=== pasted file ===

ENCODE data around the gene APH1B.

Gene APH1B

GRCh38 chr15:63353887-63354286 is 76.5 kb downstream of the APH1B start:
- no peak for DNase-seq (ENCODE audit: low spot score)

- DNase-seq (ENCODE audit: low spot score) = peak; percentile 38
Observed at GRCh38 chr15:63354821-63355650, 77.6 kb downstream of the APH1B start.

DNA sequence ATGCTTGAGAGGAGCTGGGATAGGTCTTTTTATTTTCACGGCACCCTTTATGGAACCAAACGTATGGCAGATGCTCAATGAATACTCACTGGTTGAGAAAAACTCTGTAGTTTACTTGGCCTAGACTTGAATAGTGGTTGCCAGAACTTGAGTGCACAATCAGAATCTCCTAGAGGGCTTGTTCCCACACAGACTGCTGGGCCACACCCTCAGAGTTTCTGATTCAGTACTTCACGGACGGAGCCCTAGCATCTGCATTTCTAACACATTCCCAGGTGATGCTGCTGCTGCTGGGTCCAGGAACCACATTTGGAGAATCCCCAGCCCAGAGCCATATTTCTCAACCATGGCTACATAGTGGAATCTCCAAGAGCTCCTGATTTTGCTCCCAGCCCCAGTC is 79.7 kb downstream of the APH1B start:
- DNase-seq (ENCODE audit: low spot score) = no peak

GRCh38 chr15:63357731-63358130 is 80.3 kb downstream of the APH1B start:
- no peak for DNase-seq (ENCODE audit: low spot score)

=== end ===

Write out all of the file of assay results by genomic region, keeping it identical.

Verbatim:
ENCODE data around the gene APH1B.

Gene APH1B

GRCh38 chr15:63353887-63354286 is 76.5 kb downstream of the APH1B start:
- no peak for DNase-seq (ENCODE audit: low spot score)

- DNase-seq (ENCODE audit: low spot score) = peak; percentile 38
Observed at GRCh38 chr15:63354821-63355650, 77.6 kb downstream of the APH1B start.

DNA sequence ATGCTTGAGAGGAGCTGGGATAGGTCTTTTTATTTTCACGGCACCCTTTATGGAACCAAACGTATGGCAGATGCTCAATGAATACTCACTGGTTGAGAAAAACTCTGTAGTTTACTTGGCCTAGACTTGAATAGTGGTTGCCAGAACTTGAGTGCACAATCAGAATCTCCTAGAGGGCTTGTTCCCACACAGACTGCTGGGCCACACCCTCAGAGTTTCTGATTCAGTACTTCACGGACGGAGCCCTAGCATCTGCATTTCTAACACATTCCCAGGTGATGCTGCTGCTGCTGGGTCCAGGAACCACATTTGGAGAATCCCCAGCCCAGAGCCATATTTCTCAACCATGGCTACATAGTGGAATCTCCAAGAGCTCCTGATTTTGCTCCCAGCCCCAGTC is 79.7 kb downstream of the APH1B start:
- DNase-seq (ENCODE audit: low spot score) = no peak

GRCh38 chr15:63357731-63358130 is 80.3 kb downstream of the APH1B start:
- no peak for DNase-seq (ENCODE audit: low spot score)